Skip to main content

In 1989, the Volkswagen group debuted its first turbocharged direct injection (TDI) engine at the Frankfurt Motor Show under the hood of an Audi 100. It was revolutionary, with good power and good fuel economy at 5.6 litres/100 kilometres combined.

You could say the engine was ahead of its time; nine years to be exact. Because almost a decade later, the European Union and the European Automobile Manufacturers Association would agree to lower CO2 emissions on its roads with tax exemptions that made diesel more cost-efficient than gasoline.

It would spur other car makers to develop their own diesels, which, along with the lower fuel price, would spark Europe's embrace of the diesel-powered passenger car.

Here in North America? Not so much.

As gas prices soared in the late 1970s and early 1980s, the early generation of diesel passenger cars on Canadian roads were slow, sooty and smelly, with chugging, vibrating engines that made it feel like driving a truck. As gas prices dropped, so did the public's interest in diesel.

Today, you'd be hard-pressed to differentiate a diesel from a gas-powered vehicle. There's no smell, with just a soft tick-tick-tick from the engine – you don't even have to warm the glow plugs. In fact, they have more torque than comparable gas engines and are often quieter and smoother running, partly because they operate at a lower rpm than a comparable gas version. That's on top of getting 30-35 per cent better real-world-driving fuel economy. Any diesels sold in North America must meet emission standards of the California Air Resources Board (CARB), the most stringent in the world.

However, you'd be hard-pressed to find anyone who knows this. Diesels make up about half of all car sales in Europe, but the engine has only a 3 per cent share of the North American market. It still can't shake the perception of being agricultural, and that's something auto makers are trying to change.

Education is key and the company has proved that by hiring someone to explain diesel's virtues – in this case specifically for its fleet sales – says Darren Maloney, director of sales at Volkswagen Canada. VW is the largest seller of diesel passenger cars in North America.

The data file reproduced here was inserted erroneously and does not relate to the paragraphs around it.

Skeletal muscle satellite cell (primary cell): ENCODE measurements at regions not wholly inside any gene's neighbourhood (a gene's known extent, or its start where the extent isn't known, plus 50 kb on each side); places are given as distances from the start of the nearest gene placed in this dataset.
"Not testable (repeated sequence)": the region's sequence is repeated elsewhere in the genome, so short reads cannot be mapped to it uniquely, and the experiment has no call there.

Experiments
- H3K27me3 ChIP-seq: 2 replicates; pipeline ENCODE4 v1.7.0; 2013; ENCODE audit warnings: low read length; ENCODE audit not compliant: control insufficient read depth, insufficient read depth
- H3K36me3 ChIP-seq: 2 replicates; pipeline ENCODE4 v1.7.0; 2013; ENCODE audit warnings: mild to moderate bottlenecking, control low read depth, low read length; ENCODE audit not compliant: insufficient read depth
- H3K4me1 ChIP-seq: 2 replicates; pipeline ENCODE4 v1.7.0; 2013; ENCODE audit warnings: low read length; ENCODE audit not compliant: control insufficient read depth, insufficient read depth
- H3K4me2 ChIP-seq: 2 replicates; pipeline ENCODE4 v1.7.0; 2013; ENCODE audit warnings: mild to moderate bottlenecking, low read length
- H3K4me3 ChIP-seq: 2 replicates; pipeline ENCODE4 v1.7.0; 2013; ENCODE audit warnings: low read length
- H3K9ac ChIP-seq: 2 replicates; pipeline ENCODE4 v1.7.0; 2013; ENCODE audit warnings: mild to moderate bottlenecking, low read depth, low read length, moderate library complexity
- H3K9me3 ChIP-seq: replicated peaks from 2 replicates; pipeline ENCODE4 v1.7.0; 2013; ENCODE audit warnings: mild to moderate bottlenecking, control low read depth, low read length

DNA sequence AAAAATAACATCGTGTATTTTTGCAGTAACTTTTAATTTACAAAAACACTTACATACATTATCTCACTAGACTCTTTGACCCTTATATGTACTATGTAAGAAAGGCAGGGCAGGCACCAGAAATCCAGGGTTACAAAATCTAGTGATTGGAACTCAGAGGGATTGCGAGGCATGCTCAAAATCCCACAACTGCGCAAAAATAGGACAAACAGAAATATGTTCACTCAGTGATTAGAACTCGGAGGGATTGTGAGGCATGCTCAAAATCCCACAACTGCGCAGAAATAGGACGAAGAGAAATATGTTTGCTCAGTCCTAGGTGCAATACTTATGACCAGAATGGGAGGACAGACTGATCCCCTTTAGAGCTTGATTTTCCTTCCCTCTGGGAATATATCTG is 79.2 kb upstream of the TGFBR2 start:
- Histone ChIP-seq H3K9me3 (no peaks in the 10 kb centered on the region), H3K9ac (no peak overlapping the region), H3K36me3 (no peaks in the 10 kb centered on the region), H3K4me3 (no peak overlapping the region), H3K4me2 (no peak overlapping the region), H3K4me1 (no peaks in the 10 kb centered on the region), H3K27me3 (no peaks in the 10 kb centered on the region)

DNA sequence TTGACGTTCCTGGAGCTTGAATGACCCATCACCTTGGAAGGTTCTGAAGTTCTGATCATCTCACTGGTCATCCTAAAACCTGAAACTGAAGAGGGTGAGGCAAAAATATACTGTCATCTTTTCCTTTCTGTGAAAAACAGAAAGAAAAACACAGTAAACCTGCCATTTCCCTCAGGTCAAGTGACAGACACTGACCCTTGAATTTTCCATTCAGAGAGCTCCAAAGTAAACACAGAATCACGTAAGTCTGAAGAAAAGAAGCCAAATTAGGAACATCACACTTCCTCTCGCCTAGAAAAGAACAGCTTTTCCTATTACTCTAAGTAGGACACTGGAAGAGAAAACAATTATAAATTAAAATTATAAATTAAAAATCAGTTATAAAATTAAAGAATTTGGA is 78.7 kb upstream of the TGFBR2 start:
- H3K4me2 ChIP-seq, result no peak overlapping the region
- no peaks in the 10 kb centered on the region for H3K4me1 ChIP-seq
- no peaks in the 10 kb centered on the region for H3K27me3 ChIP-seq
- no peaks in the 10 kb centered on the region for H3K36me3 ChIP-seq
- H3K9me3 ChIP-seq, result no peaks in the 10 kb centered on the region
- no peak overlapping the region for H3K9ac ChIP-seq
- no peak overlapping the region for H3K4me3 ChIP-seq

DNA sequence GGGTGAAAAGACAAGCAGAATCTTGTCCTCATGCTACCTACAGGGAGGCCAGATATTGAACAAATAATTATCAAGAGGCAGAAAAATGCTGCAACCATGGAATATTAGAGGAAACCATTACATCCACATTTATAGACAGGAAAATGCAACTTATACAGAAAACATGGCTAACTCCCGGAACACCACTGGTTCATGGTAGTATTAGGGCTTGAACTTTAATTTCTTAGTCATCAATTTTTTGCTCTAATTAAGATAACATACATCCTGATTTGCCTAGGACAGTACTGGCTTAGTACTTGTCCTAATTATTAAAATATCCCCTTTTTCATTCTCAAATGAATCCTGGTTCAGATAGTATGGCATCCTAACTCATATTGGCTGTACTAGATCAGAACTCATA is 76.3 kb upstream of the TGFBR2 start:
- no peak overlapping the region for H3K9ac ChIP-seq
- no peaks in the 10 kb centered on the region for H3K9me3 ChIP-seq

"Before we had somebody dedicated to talk with [fleet owners], these companies wouldn't have considered diesel," says Maloney. "But they also think about resale value; they work on a cost-of-ownership model, and they're looking for the lowest cost of ownership over the cycle of the car. And we demonstrate that, when you combine the fuel economy and the resale value, the total cost of ownership is better than a lot of comparable gas models."

Though the diesel option adds between $1,500 and $2,500 to the price of a car, their engines are more robust and last longer. This factors into resale value, which has proven to be better than both gasoline and hybrid cars.

VW's strategy is working. "The percentage for diesel right now is about 30 per cent of our total [Canadian] sales," Maloney says. "Our total fleet sales are about 5 per cent, and of that number, 50 per cent are diesels. So you see they [corporate fleets] understand it a little better.

"The difficult part now is to do that to the broad consumer market out there, and to try to get that whole message across in today's market is very difficult."

In Canada, Chevrolet, Dodge, Mercedes, Audi, BMW and Volkswagen offer diesel passenger vehicles. But the strict emission regulations, along with the low sales volume, make it difficult for other manufacturers to offer diesel cars.